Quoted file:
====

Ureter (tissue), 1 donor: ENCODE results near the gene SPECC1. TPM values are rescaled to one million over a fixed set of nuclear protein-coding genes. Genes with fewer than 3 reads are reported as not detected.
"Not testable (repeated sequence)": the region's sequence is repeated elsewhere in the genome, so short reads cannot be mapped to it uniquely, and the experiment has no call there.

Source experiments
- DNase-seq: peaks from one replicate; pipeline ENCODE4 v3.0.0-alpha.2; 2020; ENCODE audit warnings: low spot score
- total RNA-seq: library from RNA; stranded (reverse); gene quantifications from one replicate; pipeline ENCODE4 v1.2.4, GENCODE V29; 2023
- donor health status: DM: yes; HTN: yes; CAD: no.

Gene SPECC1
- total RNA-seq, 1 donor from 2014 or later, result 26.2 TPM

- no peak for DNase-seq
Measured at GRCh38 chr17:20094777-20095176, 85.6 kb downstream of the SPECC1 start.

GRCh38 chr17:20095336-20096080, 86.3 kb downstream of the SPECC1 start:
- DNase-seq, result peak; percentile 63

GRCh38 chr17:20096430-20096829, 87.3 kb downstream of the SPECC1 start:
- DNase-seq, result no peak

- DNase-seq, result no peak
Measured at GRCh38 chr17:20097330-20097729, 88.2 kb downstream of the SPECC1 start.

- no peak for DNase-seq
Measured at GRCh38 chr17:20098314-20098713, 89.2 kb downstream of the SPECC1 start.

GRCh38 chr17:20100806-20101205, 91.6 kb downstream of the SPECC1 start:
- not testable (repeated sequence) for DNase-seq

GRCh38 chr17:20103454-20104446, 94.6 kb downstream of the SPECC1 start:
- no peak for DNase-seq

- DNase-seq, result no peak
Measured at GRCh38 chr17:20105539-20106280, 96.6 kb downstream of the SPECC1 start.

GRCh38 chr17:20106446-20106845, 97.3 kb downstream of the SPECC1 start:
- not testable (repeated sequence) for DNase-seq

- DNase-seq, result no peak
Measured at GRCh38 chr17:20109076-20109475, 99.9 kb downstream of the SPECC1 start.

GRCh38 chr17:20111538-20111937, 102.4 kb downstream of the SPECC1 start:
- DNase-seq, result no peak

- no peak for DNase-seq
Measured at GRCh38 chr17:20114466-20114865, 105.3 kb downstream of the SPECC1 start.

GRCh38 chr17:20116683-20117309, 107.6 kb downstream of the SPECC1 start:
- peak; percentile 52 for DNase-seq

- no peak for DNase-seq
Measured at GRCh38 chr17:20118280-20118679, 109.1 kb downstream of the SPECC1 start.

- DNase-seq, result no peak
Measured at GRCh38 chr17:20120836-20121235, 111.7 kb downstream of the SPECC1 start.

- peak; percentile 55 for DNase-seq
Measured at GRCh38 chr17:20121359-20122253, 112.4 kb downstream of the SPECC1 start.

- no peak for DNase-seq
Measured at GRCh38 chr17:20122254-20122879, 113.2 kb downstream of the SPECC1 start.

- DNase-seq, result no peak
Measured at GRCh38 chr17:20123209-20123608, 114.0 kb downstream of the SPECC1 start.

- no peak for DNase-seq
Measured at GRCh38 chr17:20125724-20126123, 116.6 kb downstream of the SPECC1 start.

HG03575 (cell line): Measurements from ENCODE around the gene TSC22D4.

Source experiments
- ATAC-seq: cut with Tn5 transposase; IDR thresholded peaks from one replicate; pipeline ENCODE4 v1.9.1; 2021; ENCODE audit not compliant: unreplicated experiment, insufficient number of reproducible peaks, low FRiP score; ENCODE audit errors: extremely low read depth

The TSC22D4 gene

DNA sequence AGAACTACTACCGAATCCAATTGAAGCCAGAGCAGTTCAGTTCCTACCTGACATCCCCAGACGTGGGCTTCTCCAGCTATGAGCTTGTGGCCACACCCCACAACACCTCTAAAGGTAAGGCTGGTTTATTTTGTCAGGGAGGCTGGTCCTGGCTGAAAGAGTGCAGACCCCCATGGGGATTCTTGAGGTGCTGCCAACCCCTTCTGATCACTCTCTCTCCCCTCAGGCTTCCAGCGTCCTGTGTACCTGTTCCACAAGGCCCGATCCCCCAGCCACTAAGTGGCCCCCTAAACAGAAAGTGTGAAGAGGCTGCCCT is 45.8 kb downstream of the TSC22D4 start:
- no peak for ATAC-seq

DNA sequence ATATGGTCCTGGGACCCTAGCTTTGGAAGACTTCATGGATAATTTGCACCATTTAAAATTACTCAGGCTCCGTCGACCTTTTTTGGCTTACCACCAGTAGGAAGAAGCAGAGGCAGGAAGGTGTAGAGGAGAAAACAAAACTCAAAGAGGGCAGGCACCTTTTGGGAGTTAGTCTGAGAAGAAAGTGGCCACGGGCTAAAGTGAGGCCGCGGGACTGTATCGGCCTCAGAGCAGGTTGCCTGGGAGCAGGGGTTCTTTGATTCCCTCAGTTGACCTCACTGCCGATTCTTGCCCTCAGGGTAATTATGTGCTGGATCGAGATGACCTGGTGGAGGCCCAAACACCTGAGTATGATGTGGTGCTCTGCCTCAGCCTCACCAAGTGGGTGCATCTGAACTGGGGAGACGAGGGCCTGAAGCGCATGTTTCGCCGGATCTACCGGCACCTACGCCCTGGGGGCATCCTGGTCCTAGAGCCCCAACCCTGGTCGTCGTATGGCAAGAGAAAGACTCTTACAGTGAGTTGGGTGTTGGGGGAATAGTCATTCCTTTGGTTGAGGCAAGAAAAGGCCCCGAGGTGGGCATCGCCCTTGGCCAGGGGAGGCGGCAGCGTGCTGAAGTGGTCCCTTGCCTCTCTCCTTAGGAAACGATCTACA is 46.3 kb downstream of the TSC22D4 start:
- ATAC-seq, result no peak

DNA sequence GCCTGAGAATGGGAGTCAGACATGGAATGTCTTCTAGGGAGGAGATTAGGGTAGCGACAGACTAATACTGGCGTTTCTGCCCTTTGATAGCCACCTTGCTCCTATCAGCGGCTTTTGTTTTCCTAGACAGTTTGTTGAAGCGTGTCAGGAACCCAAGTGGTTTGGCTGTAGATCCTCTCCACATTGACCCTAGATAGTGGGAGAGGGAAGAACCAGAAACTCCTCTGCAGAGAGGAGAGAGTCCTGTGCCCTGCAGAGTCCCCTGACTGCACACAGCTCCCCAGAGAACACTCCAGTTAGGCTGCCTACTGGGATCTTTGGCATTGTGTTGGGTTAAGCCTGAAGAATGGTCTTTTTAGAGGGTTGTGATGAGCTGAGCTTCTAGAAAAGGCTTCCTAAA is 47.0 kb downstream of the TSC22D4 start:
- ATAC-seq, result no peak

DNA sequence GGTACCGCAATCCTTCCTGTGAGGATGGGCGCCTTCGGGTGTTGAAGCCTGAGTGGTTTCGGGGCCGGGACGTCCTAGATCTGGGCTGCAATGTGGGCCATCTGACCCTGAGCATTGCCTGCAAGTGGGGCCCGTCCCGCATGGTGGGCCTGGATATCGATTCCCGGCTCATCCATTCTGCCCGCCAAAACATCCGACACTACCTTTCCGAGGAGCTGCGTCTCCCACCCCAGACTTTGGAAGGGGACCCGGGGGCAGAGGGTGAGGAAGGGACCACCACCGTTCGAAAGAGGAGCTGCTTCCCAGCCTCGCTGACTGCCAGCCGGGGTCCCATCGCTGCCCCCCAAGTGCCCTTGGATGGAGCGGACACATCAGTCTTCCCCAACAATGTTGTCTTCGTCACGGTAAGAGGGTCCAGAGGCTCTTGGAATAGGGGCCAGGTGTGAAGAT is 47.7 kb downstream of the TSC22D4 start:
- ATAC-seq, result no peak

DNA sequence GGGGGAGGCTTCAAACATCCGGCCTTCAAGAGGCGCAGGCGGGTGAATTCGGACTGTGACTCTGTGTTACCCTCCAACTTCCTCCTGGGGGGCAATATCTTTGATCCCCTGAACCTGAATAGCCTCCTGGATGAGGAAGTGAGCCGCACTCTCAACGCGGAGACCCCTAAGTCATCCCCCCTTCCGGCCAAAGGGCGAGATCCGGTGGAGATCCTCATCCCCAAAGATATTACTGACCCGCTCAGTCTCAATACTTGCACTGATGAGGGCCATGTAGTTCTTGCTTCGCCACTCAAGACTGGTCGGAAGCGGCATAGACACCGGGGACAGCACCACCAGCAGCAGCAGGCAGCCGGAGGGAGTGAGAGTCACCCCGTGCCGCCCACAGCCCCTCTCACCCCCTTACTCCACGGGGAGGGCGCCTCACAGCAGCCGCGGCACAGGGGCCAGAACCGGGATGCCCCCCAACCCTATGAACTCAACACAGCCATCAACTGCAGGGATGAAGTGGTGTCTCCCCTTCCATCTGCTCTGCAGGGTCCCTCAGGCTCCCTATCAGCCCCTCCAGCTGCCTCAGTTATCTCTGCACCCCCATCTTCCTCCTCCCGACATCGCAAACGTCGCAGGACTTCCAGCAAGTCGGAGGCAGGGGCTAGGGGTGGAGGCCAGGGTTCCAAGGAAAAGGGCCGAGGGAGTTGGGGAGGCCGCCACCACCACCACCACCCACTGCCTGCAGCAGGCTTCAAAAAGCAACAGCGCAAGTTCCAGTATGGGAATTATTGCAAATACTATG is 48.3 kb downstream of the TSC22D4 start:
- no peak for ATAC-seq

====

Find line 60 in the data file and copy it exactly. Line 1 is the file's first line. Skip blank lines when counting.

- no peak for ATAC-seq